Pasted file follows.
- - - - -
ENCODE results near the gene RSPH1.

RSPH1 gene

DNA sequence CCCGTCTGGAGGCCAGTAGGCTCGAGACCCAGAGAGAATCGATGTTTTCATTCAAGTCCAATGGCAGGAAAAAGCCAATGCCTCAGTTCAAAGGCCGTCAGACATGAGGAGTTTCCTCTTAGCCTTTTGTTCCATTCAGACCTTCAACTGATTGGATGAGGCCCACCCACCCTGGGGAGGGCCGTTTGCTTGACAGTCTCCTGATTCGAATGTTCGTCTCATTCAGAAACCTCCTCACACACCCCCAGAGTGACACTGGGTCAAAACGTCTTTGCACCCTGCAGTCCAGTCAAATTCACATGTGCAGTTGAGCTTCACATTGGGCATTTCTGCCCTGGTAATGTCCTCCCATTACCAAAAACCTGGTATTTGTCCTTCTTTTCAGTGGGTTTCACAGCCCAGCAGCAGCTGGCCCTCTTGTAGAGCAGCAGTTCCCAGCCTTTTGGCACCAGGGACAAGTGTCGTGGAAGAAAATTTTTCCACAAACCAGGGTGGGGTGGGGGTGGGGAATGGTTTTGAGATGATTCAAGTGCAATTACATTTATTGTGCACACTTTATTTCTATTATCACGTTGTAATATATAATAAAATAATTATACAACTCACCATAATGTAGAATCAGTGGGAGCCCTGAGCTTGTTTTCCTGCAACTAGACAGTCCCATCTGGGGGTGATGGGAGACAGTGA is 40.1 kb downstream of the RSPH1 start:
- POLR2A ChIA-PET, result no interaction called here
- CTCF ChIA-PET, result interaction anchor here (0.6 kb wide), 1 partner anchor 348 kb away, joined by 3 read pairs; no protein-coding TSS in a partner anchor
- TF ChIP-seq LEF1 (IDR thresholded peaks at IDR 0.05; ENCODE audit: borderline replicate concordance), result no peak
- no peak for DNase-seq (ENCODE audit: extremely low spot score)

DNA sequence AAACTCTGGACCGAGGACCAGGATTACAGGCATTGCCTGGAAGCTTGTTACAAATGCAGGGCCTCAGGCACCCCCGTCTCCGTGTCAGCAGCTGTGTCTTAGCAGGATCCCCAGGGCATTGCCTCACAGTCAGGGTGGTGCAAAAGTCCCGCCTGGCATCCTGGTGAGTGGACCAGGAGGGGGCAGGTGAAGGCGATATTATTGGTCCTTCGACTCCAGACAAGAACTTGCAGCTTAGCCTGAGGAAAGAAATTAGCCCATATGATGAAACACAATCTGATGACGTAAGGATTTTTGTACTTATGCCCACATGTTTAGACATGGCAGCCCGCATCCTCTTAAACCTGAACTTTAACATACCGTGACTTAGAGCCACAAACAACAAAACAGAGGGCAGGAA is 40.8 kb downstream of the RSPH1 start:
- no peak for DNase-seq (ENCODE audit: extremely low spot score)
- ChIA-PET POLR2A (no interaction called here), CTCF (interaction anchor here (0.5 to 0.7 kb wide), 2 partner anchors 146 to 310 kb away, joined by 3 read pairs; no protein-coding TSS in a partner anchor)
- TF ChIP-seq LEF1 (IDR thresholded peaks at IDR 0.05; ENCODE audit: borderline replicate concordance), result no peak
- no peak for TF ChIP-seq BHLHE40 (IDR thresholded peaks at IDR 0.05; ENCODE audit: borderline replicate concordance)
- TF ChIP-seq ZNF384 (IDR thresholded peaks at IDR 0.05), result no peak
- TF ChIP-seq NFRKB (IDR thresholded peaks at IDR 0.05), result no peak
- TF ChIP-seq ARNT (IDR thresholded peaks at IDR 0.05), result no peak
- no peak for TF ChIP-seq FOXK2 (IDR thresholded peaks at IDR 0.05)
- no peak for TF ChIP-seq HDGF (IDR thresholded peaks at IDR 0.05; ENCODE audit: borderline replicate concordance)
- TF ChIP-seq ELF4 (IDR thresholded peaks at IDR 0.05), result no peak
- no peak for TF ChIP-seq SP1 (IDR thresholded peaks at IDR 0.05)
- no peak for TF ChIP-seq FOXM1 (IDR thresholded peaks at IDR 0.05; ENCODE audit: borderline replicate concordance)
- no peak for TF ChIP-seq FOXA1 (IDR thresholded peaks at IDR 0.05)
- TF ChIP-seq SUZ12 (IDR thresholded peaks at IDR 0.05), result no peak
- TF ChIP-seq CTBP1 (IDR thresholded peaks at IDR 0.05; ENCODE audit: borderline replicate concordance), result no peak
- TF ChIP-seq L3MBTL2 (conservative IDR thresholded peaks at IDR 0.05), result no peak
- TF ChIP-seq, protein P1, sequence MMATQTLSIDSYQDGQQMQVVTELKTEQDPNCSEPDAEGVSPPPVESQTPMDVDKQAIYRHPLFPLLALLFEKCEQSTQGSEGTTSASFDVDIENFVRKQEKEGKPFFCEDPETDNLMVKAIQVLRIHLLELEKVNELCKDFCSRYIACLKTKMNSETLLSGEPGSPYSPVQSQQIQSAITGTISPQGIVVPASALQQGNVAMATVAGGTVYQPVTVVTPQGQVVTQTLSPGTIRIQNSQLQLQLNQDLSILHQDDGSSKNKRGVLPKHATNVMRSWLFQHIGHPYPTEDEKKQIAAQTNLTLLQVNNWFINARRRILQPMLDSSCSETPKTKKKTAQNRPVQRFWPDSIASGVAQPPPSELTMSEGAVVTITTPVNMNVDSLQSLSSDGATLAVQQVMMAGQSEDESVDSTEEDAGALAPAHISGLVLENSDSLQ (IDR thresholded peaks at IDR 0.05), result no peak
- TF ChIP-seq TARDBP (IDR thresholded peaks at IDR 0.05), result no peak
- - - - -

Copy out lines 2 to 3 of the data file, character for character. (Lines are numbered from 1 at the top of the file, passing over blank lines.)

RSPH1 gene

DNA sequence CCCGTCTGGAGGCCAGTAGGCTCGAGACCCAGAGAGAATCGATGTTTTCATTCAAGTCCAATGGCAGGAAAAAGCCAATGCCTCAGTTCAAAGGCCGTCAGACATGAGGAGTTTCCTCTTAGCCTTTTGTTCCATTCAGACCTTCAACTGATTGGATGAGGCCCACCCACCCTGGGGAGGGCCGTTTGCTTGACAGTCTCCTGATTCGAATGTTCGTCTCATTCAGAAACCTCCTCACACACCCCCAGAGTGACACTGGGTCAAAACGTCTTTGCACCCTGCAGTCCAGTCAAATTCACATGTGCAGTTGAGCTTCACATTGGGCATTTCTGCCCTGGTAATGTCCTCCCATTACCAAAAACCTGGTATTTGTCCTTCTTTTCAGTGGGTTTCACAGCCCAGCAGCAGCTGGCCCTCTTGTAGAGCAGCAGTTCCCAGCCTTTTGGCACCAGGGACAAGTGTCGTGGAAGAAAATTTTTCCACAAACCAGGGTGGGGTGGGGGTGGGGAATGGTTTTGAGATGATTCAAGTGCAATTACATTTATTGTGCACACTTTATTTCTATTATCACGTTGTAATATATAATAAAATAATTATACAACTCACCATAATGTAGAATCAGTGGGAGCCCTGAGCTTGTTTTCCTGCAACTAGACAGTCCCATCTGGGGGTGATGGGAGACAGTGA is 40.1 kb downstream of the RSPH1 start: